Stage 2 (2010-2013)

Overview

Stage 2 of the SWMRP had two components:

  1. Dolphin population monitoring and habitat modelling
  2. Marine Mammal Health Project

Data collection during Stage 2 of the SWMRP built upon that of Stage 1, with a continuation of dolphin population monitoring resulting in seven years of year-round boat-based photo-identification surveys. This large dataset, which included the accumulation of sex data on a large number of individuals, facilitated the PhD research of Kate Sprogis, which focussed on sex-specific patterns in abundance, home range and habitat use.

Seasonal abundance estimates for adult female and adult male dolphins.

Seasonal abundance estimates for adult female and adult male dolphins in the waters off Bunbury, WA. These estimates were produced from seven years of population monitoring data collected during Stages 1-2 of the SWMRP. Source: Sprogis et al. (2016).

Bulletins_abund_home_range

The above Research Bulletins provide plain-english summaries of two of Kate’s chapters and resulting publications. Left: a sex-specific analysis of the population data collected during Stages 1 and 2 of the SWMRP (pdf here). Right: an investigation of how the home ranges of bottlenose dolphins vary between the sexes and different habitats (pdf here).

Stage 2 also saw the introduction of the Marine Mammal Health Project, which focuses on collecting data on cetacean health and causes of mortality, primarily from examinations of deceased, stranded animals.

MUCRU Veterinary pathologists perform a post-mortem of a bottlenose dolphin which stranded in WA's south-west.

MUCRU Veterinary pathologists perform a post-mortem of a bottlenose dolphin which stranded in WA’s south-west.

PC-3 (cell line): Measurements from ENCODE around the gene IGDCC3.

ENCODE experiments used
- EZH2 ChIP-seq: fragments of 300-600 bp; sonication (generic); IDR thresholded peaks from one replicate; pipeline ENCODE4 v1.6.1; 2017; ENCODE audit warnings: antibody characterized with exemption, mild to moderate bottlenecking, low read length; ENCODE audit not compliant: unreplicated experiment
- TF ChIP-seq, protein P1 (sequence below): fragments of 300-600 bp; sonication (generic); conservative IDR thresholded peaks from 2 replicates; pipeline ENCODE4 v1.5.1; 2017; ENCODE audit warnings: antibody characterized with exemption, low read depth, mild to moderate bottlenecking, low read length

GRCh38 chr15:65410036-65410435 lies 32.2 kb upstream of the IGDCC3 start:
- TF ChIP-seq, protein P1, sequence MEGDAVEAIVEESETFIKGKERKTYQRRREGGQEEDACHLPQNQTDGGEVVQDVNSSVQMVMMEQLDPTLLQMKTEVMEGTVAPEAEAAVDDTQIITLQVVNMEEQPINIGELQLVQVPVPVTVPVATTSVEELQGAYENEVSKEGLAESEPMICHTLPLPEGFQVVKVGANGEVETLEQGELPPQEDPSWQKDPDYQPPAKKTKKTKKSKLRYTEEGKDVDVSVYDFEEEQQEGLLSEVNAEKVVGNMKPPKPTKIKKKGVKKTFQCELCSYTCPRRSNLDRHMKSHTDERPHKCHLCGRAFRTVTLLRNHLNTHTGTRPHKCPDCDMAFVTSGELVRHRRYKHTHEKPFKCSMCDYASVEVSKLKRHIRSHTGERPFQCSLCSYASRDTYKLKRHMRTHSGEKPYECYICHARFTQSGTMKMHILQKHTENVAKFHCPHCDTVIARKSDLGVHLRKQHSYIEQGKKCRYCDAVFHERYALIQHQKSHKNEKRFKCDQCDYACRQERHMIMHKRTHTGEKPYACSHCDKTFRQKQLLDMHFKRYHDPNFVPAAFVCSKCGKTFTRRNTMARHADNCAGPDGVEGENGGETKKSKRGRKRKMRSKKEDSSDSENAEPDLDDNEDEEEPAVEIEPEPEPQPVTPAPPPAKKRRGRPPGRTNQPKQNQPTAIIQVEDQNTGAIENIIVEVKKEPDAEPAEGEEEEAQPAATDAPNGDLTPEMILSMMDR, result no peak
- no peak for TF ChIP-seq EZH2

The combined dataset from Stages 1-2 were also utilised by MUCRU students Carissa King and Lisa-Marie Harrison towards the successful completion of their Honours degrees. Carissa used photo-identification images to investigate the prevalence of shark bites on dolphins in Bunbury waters in order to better understand the shark predation risk faced by dolphins. Lisa-Marie Harrison also used photo-identification images, this time to develop a standardised method for the comparing skin lesions observed on bottlenose dolphins in coastal areas.

A group of bottlenose dolphins off the coast of Bunbury, WA. Photo: Kate Sprogis, MUCRU.

A group of bottlenose dolphins off the coast of Bunbury, WA. Photo: Kate Sprogis, MUCRU.

Publications associated with Stage 2

Completed theses 

A dolphin surfacing off Back Beach, Bunbury

Bottlenose dolphin surfacing off Back Beach, Bunbury, WA. Photo: Kate Sprogis, MUCRU.

Blogs associated with Stage 2

“Lumpy’s” calf “Limpet” surfacing in the Leschenault Estuary

“Lumpy’s” calf “Limpet” surfacing in the Leschenault Estuary, Bunbury, WA. Photo:Kate Sprogis, MUCRU.

Stage 2 partners

Logo_compilation_Stage_2

 

Contact Us

We're not around right now. But you can send us an email and we'll get back to you, asap.